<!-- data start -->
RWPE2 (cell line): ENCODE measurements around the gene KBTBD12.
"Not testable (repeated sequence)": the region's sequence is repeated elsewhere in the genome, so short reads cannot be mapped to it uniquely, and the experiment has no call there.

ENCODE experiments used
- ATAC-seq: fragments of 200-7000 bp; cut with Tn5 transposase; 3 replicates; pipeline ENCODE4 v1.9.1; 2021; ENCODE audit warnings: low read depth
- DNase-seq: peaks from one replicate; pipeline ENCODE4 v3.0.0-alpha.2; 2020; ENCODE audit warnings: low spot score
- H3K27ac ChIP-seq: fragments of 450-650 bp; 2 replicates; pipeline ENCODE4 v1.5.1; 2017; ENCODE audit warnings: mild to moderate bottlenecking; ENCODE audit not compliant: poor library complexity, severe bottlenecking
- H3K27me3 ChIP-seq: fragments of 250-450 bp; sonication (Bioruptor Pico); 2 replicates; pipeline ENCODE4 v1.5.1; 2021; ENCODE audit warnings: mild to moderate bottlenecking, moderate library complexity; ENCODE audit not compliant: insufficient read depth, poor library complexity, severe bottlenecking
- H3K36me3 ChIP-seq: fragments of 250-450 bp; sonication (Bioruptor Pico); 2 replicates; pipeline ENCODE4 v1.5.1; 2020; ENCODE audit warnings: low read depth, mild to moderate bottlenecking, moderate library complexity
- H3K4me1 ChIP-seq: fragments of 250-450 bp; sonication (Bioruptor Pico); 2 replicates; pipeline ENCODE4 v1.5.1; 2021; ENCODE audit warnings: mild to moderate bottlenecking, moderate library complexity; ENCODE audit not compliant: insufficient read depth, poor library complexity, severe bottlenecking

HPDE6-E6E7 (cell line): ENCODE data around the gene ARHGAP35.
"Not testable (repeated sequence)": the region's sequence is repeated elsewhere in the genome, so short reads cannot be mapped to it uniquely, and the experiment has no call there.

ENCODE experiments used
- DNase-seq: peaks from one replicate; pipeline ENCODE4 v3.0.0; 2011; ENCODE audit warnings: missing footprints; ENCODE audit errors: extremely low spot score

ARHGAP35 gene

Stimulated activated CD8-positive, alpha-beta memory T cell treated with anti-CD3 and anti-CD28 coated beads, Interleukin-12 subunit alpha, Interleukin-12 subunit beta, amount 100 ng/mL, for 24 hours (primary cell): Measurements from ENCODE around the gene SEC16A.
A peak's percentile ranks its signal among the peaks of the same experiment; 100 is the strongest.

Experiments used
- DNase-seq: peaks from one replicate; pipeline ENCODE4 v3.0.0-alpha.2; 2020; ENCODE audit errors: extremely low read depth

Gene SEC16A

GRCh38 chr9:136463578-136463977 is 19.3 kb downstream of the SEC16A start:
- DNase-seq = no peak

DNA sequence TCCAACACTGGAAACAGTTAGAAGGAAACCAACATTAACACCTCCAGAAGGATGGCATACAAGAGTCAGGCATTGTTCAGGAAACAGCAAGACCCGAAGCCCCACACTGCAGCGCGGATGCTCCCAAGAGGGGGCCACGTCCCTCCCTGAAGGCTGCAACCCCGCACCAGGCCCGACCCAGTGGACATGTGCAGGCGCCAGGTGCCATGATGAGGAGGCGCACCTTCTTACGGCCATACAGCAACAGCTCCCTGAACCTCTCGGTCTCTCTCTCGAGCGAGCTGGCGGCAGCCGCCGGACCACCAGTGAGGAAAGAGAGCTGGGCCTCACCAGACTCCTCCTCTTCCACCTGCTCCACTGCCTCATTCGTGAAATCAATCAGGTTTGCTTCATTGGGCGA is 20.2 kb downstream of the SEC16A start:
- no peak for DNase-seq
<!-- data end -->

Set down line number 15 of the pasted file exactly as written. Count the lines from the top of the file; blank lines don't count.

Stimulated activated CD8-positive, alpha-beta memory T cell treated with anti-CD3 and anti-CD28 coated beads, Interleukin-12 subunit alpha, Interleukin-12 subunit beta, amount 100 ng/mL, for 24 hours (primary cell): Measurements from ENCODE around the gene SEC16A.